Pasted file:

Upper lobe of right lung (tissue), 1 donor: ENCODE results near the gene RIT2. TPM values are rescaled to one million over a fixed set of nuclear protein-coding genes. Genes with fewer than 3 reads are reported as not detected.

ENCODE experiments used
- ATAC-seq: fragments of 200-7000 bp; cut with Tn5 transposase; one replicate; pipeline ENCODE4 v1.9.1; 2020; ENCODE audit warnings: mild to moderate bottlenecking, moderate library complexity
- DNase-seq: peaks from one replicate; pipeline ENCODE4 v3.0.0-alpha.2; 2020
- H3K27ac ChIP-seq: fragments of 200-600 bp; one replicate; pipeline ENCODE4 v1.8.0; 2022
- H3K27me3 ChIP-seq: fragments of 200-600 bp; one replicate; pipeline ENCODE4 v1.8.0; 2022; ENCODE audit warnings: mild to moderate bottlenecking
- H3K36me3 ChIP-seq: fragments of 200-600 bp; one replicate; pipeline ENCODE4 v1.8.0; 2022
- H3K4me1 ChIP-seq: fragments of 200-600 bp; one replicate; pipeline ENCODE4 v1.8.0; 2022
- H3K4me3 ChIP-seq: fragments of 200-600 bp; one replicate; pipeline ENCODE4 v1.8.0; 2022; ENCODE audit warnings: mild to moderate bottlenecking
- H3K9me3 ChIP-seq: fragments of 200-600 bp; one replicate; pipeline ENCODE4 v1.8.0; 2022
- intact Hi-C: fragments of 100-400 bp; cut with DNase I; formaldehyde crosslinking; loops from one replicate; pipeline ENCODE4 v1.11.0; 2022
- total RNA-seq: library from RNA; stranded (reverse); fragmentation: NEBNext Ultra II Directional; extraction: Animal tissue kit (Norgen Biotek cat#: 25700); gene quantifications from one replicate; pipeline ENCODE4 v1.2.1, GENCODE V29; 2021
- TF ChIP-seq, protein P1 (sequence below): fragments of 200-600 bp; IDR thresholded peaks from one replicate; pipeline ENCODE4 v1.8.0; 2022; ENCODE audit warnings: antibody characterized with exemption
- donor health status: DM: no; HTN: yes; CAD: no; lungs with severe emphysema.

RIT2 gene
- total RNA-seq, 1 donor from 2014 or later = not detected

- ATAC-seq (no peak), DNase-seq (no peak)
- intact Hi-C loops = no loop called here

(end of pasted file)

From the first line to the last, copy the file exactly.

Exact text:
Upper lobe of right lung (tissue), 1 donor: ENCODE results near the gene RIT2. TPM values are rescaled to one million over a fixed set of nuclear protein-coding genes. Genes with fewer than 3 reads are reported as not detected.

ENCODE experiments used
- ATAC-seq: fragments of 200-7000 bp; cut with Tn5 transposase; one replicate; pipeline ENCODE4 v1.9.1; 2020; ENCODE audit warnings: mild to moderate bottlenecking, moderate library complexity
- DNase-seq: peaks from one replicate; pipeline ENCODE4 v3.0.0-alpha.2; 2020
- H3K27ac ChIP-seq: fragments of 200-600 bp; one replicate; pipeline ENCODE4 v1.8.0; 2022
- H3K27me3 ChIP-seq: fragments of 200-600 bp; one replicate; pipeline ENCODE4 v1.8.0; 2022; ENCODE audit warnings: mild to moderate bottlenecking
- H3K36me3 ChIP-seq: fragments of 200-600 bp; one replicate; pipeline ENCODE4 v1.8.0; 2022
- H3K4me1 ChIP-seq: fragments of 200-600 bp; one replicate; pipeline ENCODE4 v1.8.0; 2022
- H3K4me3 ChIP-seq: fragments of 200-600 bp; one replicate; pipeline ENCODE4 v1.8.0; 2022; ENCODE audit warnings: mild to moderate bottlenecking
- H3K9me3 ChIP-seq: fragments of 200-600 bp; one replicate; pipeline ENCODE4 v1.8.0; 2022
- intact Hi-C: fragments of 100-400 bp; cut with DNase I; formaldehyde crosslinking; loops from one replicate; pipeline ENCODE4 v1.11.0; 2022
- total RNA-seq: library from RNA; stranded (reverse); fragmentation: NEBNext Ultra II Directional; extraction: Animal tissue kit (Norgen Biotek cat#: 25700); gene quantifications from one replicate; pipeline ENCODE4 v1.2.1, GENCODE V29; 2021
- TF ChIP-seq, protein P1 (sequence below): fragments of 200-600 bp; IDR thresholded peaks from one replicate; pipeline ENCODE4 v1.8.0; 2022; ENCODE audit warnings: antibody characterized with exemption
- donor health status: DM: no; HTN: yes; CAD: no; lungs with severe emphysema.

RIT2 gene
- total RNA-seq, 1 donor from 2014 or later = not detected

- ATAC-seq (no peak), DNase-seq (no peak)
- intact Hi-C loops = no loop called here